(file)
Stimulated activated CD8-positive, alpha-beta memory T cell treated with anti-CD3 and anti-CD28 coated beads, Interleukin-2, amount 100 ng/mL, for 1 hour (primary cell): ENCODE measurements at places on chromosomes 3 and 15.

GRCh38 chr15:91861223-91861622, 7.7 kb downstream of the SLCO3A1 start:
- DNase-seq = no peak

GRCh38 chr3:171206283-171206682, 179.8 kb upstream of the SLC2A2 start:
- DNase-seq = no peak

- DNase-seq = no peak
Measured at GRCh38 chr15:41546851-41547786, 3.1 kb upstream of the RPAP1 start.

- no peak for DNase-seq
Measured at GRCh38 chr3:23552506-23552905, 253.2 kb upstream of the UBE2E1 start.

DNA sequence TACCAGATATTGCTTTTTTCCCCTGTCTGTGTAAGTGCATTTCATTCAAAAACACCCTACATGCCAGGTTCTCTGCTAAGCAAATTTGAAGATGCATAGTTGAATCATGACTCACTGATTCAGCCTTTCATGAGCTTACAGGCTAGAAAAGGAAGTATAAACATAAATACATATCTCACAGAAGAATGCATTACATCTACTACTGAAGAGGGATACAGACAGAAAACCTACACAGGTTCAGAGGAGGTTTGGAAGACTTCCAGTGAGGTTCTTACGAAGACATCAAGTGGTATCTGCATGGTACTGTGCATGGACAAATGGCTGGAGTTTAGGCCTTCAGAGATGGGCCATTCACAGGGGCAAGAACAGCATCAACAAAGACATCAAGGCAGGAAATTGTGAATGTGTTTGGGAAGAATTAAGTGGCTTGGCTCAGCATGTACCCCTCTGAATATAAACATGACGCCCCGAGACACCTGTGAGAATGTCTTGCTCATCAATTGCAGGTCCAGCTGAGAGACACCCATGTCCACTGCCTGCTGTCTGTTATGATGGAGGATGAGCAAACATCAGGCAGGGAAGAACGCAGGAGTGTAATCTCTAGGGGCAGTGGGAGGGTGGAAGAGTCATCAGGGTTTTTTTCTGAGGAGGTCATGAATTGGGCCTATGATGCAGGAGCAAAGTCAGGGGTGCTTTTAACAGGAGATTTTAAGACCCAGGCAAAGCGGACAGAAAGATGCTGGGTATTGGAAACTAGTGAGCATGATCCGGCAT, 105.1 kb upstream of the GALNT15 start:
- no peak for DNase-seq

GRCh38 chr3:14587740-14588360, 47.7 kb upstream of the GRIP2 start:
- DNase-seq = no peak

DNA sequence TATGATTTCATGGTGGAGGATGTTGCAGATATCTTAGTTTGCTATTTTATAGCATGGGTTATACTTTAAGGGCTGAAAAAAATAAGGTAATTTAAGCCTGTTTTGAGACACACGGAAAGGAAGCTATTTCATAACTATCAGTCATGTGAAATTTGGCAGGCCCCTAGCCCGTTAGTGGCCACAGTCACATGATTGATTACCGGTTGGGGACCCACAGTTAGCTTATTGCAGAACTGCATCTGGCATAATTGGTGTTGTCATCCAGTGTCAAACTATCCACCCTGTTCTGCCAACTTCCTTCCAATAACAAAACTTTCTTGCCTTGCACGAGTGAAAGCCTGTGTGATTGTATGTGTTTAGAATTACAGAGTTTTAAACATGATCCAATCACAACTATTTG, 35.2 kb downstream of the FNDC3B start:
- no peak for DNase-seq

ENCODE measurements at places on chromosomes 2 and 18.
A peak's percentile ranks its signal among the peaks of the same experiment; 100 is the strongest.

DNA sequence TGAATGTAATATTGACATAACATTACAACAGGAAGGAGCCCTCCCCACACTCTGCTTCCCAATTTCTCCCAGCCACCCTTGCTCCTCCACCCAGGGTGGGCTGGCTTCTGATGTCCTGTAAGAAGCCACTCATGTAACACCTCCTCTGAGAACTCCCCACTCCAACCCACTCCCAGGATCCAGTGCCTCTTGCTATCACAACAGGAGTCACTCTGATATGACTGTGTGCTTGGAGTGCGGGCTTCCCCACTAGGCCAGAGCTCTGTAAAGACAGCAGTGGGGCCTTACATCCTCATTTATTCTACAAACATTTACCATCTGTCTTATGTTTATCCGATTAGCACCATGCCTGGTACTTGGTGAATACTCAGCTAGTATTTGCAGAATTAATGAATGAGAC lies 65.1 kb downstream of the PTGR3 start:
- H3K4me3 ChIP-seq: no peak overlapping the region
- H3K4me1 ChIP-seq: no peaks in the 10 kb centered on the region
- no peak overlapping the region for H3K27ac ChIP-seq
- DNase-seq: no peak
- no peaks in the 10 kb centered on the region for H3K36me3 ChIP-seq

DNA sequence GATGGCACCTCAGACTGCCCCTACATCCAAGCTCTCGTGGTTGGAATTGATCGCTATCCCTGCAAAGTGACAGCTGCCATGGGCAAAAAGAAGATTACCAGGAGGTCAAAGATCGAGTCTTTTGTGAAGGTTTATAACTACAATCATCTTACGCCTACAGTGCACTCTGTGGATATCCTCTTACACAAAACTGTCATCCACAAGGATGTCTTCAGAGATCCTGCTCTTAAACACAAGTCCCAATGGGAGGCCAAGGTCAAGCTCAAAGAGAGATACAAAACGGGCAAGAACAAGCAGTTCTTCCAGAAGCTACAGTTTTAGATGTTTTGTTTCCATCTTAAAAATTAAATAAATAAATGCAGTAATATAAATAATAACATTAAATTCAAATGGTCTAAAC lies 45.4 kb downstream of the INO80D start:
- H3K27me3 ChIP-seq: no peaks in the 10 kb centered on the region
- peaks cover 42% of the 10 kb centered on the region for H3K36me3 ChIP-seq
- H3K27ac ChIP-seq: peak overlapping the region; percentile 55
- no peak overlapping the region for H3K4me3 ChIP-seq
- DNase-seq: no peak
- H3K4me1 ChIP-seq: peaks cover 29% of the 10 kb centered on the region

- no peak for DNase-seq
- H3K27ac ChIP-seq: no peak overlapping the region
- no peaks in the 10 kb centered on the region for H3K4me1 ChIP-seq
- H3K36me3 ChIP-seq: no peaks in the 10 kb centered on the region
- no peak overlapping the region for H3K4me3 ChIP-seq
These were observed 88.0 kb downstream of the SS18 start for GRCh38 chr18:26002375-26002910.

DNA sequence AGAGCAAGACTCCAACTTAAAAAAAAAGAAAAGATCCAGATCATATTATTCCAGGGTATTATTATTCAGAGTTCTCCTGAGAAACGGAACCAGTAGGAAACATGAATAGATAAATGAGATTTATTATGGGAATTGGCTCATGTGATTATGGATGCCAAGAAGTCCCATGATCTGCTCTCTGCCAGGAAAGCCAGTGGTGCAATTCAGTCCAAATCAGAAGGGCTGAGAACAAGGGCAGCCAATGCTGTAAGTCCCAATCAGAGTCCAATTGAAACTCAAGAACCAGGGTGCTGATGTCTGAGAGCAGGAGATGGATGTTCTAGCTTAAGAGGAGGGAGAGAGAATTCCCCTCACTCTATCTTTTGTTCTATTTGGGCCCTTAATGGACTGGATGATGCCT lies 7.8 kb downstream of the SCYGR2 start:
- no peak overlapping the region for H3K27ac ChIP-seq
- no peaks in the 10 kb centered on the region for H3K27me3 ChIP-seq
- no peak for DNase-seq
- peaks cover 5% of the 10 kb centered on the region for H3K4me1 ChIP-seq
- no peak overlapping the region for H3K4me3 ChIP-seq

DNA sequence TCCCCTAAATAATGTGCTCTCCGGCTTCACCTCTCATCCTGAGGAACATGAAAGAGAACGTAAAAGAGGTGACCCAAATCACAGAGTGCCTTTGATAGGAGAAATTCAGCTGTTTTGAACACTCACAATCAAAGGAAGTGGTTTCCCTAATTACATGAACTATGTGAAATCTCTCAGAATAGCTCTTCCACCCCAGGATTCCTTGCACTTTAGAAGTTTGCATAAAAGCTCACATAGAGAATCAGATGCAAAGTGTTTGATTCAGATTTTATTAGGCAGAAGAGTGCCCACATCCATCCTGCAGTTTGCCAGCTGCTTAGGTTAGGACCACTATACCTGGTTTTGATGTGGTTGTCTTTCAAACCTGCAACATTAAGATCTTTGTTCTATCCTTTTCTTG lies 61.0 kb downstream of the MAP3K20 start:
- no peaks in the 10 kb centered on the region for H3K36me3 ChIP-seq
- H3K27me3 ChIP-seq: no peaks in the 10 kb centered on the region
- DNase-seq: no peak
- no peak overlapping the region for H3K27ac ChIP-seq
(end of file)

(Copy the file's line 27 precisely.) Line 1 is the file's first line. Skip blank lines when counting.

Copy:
- H3K27ac ChIP-seq: peak overlapping the region; percentile 55